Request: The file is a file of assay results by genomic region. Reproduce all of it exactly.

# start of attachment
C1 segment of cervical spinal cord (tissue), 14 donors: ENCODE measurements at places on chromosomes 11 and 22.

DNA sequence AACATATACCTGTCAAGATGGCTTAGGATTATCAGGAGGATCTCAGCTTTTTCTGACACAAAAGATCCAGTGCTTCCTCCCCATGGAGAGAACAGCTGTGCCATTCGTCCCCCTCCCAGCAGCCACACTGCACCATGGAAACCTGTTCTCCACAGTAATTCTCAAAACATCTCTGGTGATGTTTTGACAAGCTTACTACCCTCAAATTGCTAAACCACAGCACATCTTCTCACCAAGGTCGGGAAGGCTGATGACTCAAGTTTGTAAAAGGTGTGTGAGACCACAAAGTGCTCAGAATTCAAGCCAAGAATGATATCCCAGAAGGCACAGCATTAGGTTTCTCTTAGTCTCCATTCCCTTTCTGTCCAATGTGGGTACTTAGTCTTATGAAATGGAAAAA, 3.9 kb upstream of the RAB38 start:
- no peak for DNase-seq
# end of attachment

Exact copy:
C1 segment of cervical spinal cord (tissue), 14 donors: ENCODE measurements at places on chromosomes 11 and 22.

DNA sequence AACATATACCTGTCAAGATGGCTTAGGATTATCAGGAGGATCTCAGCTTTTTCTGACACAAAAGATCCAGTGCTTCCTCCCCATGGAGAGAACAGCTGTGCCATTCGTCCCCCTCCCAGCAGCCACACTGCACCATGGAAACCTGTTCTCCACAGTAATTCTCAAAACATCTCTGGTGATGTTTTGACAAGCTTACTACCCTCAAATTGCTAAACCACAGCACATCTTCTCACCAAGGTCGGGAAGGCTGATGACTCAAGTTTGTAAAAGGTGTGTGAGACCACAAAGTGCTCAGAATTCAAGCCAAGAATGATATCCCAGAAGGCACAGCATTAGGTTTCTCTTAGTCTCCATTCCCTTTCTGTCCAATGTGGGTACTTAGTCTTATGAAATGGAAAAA, 3.9 kb upstream of the RAB38 start:
- no peak for DNase-seq